Orgins Of The Kancheepuram Math

Compilation & ©Lúcio Mascarenhas, November 16, 2004.
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Shankar, also called Shankar-Acharya, or the Great Teacher Shankar, is the founder of the Advaita or "Non-Dualist" (Pantheist) School of Hinduism in the 8th century A.D. It was due to the work of Shankar pre-eminently, that South Asia abandoned Buddhism for a re-worked Hinduism, mainly the new religion of Advaitism.

According to the mainstream of Advaitism, Shankar procured four special lingas by propiating the god Shiva in his abode on Mount Kailash on the Indo-Tibetan borders, and set them up at four different places at the four "corners" of South Asia, setting up "Maths" or Mother-Houses (Matrices) under four of his chief pupils, at Badrinath in the Himalayas, at Cuttack-Puri in Utkal in the east, at Dwarka, ancient capital of Krishna in the west, and at Sringeri in the south. Shankar renamed each of his four chief pupils whom he set up as the heads of these four foundations, as the "Jagat-Guru Shankaracharyas" or "World Teacher Shankaracharyas". By way of distinction, Shankar himself is referred to as "Adi Shankar" or "Adi Shankaracharya", "Adi" meaning first or original.

According to the "Free-India" account, Shankar-Acharya’s plan was to establish four centres, called the Amnaya Peethams, in the four corners of subcontinental India for spreading his new religion. He founded the Sharada Peetham in Sringeri, situated on the bank of river Tunga in Karnataka in South India. Here he installed an idol of Sri Devi Sharada, the "Goddess of Learning", and placed his disciple Sureshwar-Acharya as the first head of that Peetham. Next he established the Govardhana Peetham in Jagannath-puri, near Cuttack, for the east, under Hastamalaka-Acharya; the Kalika Peetham in Dwarka for the west, under Padmapada-Acharya; and the Jyoti Peetham in Badri-ka-Ashram, Badrinath, for the north, under Trotaka-Acharya.

According to Omkar Aima, Shankar became a convert to the Shakti cult when on a visit to Kashmir. This was when he wrote the Saundarya Lahiri. Apparently, the cult of the goddess Sarada (Sarda / Sharada / Sharda) and of the Sri Chakra (Divine Wheel) associated with the Shakti cult was also picked up from Kashmir.

Founders of other, latter sects, such as the Vishistadvaitha and Dvaitha (Dualist) Schools set up their own rival "Maths". The Dvaitha Maths are all located at the town of Udipi in the Tulu country. There are numerous other "Maths", such as the "Partagali" (Portuguese) Math in south Goa. Amongst all of them, the Kamakoti Math near Kancheepuram stands out as a sore thumb....

Not only is the history of the Kancheepuram Math extremely doubtful, but it even pretends to be superior to the recognized four Maths—that its "Shankaracharya" is the "Param-Acharya" (Supreme Teacher) of Advaithism!

I present here two versions of the history of Shankaracharya.

My interest in presenting this controversy is to set the background for both my article on the "Shivalinga" and also to set the background to the Guenonist heresy, which apparently holds the Kancheepuram Sankaracharya in particular esteem—for some reason, Frithjof Schuon held the Kamakoti Peetham and its "Param-Jagat-Guru Shankaracharya" in high regard, and the same is apparently true of Rama Coomaraswamy!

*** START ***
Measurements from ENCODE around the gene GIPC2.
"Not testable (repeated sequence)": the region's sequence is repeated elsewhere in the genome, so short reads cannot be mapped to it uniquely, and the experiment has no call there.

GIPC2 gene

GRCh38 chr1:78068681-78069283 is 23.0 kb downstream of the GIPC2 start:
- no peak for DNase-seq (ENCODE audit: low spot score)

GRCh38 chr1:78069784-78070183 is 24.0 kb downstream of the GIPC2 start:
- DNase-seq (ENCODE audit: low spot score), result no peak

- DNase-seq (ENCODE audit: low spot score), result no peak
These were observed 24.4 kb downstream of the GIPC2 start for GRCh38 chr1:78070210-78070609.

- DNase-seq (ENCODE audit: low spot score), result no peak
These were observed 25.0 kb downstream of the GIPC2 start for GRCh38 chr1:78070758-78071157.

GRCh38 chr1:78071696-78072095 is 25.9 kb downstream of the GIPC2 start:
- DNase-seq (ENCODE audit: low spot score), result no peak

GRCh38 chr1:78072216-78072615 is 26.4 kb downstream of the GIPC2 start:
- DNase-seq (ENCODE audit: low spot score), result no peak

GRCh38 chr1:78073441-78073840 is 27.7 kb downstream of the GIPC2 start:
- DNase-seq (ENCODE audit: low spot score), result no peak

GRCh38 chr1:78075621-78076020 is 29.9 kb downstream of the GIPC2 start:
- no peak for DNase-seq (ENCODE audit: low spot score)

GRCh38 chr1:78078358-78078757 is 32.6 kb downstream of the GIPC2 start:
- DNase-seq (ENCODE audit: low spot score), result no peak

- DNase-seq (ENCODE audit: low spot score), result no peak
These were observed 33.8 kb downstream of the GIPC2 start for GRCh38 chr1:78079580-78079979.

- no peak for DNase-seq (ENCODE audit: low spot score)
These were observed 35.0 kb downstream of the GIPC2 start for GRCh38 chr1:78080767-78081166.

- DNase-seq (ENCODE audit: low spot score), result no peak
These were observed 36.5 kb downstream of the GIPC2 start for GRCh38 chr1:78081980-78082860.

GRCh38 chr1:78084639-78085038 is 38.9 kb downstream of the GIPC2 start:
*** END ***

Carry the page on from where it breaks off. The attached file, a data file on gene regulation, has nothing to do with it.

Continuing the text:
The Kancheepuram Version

Source:, ©[email protected].

©Re-Edition: Lúcio Mascarenhas.

Shankar's Visit To Mount Kailash

Shankar, during his peregrinations in the Himalayas, decided on a yatra (pilgrimage) to Mount Kailash in the borderlands of Tibet, which mountain is reputed by the Hindus as the abode of one of the three 'super-gods' Shiva, who is also called Shankar, Mahesh, Parameshwar, Nila-kantha, Nataraja, etc. Shankar managed to reach Mount Kailash quickly because of his yogic power. He had darshan (audience) of Shiva and his consort Parvati (Mountain-Goddess). According to tradition, Shankar adored Shiva by singing two hymns, known as the Siva-padadi-kesanta stotram and the Siva-kesadi-padanta stotram. Immensely pleased with Shankar's prayers, Shiva blessed Shankar and presented him with five sphatika (crystal) lingas (phallus-idols) and instructed him to arrange for the worship of these lingas for the sake of the welfare of the universe, indicating also the mode of worship (The lingam is Shiva's own phallus, the worship of which is enjoined by Hinduism, see Shivalinga).

Kailash to Kanchi

From available biographical information, it is learnt that Shankar placed one of the five sphatika lingas he had got at Kailash, the Mukti Lingam in the temple at Kedarnath, and that he consecrated the Vara Lingam at the Nila-kantha Kshetram in Nepal. With the other three, he returned to the south. He placed the Bhoga Lingam at the Sarada Peetham in Karnataka and he sent the Moksha Lingam to Chidambaram for being worshipped in the temple of Sri Nataraja there. He kept the Yoga Lingam for his own personal worship and for his successors at Kanchi.